Home Entertainment Princess armpits and warrior beard (or how razors have sold us a sexist cliché) | Good Life

Princess armpits and warrior beard (or how razors have sold us a sexist cliché) | Good Life

by drbyos

First it was the blades for big men, those of the shave in a hurry. Then the razors aimed at the female sector entered the market. In pink, of course. Since June 2019, there is a new reef: those of gender neutral. “They are neither for men nor for women, but for all anatomies: be as you are and you shave what you want to shave,” explains Pedro Domingos, general director of Bic Iberia, one of the brands that markets them. The question is: why have they taken so long to appear? How difficult were they to make?

Behind this release, more than technology, there is a commercial strategy: to adapt to a changing market that rejects corseting for gender reasons. “The millennials and, in particular, Generation Z, have overcome traditional stereotypes and opt for products that target them as individuals. A study from Ipsos to Bic reveals that 67% of adults between 18 and 24 years old are interested in personal care without gender “, Sundays continues. Nor do these new consumers want the manufacturer to tell them how and where they have to use each instrument. Until now, gender segregation prevailed. If you were male, your razor’s design was inspired by cars: flat, blue or black and with hard leaves, that the male’s beard is stout as oak. On the other hand, if you were a woman, as it was deduced that you were going to gently shave a princess’s armpits or delicate legs, his thing was a soft shaving device, in pastel tones and even with soap and aloe vera incorporated. A list of extras that, incidentally, make the product more expensive, giving rise to the controversial ‘pink rate’, the popular way with which reference is made that many toiletries for women are significantly more expensive (Facua denounced a few years ago, precisely, the case of the razors).

But … what if he wants to shave the intimate area? What if she shaves her face? The approach of blue for boys and pink for girls clashes with a new society that opens up to plurality, or, at least, refuses to identify, necessarily, with one of the two options. “72% of consumers between 18 and 34 years old believe that brands should lead the change when offering unisex goods,” says the director of Bic Iberia. Further, that these dispatch by Amazon – without rejecting the drugstore of a lifetime – is not accidental. “Assumes a line of marketing implicit Nothing despicable. First, because Amazon reaches millions of potential buyers worldwide. The profile allows to know the opinions of others, the characteristics of the product and even access a system of periodic acquisition that facilitates the user to disregard the purchase, something that, in practice, means leaving other competitors out of the spectrum, “Susana analyzes Garcia, digital content expert and teacher in EAE Business School.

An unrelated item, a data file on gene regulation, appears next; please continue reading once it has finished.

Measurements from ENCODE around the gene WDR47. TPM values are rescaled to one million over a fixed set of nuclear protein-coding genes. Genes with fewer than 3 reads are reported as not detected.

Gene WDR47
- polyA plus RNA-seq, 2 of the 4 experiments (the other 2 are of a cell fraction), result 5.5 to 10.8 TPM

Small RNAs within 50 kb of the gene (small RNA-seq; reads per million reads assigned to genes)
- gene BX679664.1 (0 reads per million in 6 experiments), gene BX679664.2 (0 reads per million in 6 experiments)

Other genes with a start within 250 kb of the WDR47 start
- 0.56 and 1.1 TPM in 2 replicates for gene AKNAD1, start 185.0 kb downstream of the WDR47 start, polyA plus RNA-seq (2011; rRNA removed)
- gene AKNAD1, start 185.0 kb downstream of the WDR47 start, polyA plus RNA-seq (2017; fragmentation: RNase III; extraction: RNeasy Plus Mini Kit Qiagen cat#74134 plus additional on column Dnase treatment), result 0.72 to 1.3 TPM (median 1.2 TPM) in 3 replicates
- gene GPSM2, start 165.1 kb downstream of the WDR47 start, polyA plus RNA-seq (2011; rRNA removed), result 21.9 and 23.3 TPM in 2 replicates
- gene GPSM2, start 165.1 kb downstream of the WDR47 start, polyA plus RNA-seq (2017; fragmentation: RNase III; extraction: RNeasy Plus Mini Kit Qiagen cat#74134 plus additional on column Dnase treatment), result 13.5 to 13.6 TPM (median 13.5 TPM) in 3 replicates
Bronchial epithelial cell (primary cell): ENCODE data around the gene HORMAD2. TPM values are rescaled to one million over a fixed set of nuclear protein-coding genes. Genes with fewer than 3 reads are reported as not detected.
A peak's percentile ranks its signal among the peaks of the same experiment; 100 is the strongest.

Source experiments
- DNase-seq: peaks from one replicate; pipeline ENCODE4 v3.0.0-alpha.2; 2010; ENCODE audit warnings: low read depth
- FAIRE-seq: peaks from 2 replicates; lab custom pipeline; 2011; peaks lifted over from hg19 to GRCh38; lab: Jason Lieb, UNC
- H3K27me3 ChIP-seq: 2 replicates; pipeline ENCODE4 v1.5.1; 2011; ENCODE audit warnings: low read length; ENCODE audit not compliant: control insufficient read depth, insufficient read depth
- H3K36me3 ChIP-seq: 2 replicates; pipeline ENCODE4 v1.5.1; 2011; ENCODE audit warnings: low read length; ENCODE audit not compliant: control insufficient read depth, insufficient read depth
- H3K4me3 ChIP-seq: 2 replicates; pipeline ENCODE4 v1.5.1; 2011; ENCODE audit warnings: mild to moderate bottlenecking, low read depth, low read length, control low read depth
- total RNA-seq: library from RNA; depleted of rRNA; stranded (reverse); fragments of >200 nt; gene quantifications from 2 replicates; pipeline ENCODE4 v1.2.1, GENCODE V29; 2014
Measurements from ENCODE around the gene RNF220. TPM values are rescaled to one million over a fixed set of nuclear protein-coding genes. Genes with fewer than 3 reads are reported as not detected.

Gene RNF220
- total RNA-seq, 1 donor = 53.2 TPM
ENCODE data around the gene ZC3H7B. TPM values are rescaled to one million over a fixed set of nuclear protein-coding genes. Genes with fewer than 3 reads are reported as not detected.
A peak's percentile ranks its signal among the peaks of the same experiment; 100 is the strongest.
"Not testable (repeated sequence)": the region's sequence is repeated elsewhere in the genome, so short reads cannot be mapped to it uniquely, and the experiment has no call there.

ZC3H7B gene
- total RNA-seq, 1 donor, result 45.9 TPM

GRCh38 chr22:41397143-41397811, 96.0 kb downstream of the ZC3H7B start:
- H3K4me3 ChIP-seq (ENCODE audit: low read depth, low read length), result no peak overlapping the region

Although, for doctors, it may be justified …

When asked if the razors have a gender from a medical point of view, the dermatologist Elia Roó answer back: “Although there are also women with beards, the man’s facial hair is usually harder than the female. I guess that’s why there are some: the women’s, for example, are conceived more gently, to shave areas with many curves, such as a knee, and avoid accidental cuts. But also, no doubt, there are marketing: to create items aesthetically associated with a consumer accustomed to more delicate lines or a man who feels safe with items in dark tones. If you look, almost all men’s cosmetics usually have blue, gray or black containers. “

From the department of marketing from Wilkinson, One of Bic’s competitors, they recognize that they are assessing the development of unisex shavers for the future. And they argue that their strategy until now was not a sexist act, but a commercial offer that contemplates differentiation for reasons of use. “The man focuses on the face while the woman does it in the area of ​​the bikini, legs and armpits. We talk about areas with completely different hair thickness and skin sensitivity. Therefore, those intended for consumers are designed with tilting and curvilinear heads, as well as ergonomic handles to make turns and reach the hair of all areas with ease. Attention is also paid to the hydration of that skin, with gel bands that facilitate shaving without damaging the epidermis. “Thus, there will be those who wonder: what if it were more effective to label the razors according to the part of the body whose hair is intended to be removed? Stay tuned for your supermarkets.

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